Mac SD card testing

Q: Why should you test your SD card?

A: There's a few reasons, such as when you buy a new SD card to make sure it isn't fake. Or if you were having issues with installing games, and they kept corrupting themselves, it's a way to make sure your card isn't going bad and helps to narrow down issues.

Note that "full formats" for FAT32 can help, however they're not an automatic "fix it all" solution. A quick format doesn't check for bad sectors, where a full format (slow format often called) does check sectors, however you don't know how many bad sectors there might be, or what condition your drive is in making it pretty pointless. Using a tool like Flash Drive/Card Tester will show you how many bad sectors you have, giving a better idea if the card might still be salvageable, or if you should just replace it outright.

Note: If you were using your SD card before, this will erase everything on your card. Back up contents you want from it before doing this, I am not liable if you lose your saves because you didn't back them up. See this part of my guides for how to back up different stuff on your switch.

Requirements.

A Mac with homebrew installed.

An SD card with (ideally) nothing on it.

Installing Homebrew on your Mac.

Step 1. Launch Terminal.

Step 2. Paste this command into Terminal (it's from the homebrew site here.)

/bin/bash -c "$(curl -fsSL https://raw.githubusercontent.com/Homebrew/install/master/install.sh)"

Enter your password if it asks you to, it will take a moment or two to install. You can verify you installed brew properly after by typing brew, and it'll give you a list of commands/arguments you can use.

Installing F3.

Step 1. Launch Terminal and install F3 with brew using the command below.

brew install f3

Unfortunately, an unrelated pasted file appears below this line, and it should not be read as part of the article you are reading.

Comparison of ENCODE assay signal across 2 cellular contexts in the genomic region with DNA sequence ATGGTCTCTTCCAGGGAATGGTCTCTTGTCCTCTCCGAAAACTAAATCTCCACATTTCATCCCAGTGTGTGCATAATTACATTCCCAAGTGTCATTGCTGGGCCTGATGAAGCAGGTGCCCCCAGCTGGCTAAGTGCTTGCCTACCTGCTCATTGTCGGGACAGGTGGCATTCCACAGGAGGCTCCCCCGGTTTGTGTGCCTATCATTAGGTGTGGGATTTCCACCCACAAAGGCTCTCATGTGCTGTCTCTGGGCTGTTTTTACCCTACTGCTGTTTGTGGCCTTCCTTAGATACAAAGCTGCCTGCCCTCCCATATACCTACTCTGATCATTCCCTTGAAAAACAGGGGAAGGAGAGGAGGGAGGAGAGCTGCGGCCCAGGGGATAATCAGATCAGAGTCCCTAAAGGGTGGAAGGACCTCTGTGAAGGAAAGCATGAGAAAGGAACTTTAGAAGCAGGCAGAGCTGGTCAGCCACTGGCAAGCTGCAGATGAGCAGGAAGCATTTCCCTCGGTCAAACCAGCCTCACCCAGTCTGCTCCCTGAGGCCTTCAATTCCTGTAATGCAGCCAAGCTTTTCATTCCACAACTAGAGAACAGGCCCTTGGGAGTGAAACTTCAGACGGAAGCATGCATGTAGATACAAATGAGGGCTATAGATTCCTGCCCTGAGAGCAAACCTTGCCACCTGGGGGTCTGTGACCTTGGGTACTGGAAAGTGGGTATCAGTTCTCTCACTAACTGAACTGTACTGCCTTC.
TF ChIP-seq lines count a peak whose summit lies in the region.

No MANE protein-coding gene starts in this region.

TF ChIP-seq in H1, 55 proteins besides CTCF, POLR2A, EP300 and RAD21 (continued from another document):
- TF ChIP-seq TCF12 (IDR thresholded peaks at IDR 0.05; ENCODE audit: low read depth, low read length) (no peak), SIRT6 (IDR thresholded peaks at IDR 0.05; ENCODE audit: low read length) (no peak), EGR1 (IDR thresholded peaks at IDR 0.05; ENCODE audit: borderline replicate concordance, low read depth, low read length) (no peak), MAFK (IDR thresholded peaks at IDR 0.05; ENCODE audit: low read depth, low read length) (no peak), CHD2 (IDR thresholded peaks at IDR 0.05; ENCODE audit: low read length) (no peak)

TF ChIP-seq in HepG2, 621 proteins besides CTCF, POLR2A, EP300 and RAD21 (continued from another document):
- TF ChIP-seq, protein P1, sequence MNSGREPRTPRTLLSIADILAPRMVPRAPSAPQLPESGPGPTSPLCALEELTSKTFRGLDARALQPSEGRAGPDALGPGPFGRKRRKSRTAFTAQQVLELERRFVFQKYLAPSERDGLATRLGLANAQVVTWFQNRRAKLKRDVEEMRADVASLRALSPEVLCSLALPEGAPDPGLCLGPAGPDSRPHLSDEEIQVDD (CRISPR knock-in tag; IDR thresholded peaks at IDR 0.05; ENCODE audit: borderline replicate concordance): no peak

Testing your SD card with F3.

Step 1. Launch Disk Utility so we can find out what Volume your SD card is.

If you haven't already, select the drop down tab in the top left of Disk Utility, and select Show All Devices.

Step 2. Select your Volume on your SD card. Note down the reported mount point, in my case it shows up as /Volumes/TEST NX.

Step 3. Tab back into Terminal (or launch it again if you closed it.) Type out f3write "/Volumes/[YOUR VOLUME HERE]", hit enter for it to start. This will take a bit depending on the size and speed of your SD card. Make sure to include the brackets.

Once it's done F3 will tell you the average write speed and your Terminal should look something similar like this (or possibly more parts, if your card was larger than mine.)

Step 4. Tab back into Terminal (or launch it again if you closed it.) Type out f3read "/Volumes/[YOUR VOLUME HERE]", hit enter for it to start. This will take a bit depending on the size and speed of your SD card. Make sure to include the quotation marks.

Once finished, your results should look similar like the above image if your card isn't corrupt and is fine. If the utility detects corruption, you can try formatting your card as FAT32 with Disk Utility, and then test it once more. But your card most likely is failing, or faulty.

You may also now delete the hardware test files the command line utility made on your SD card, make sure your empty your Mac's Trash after too.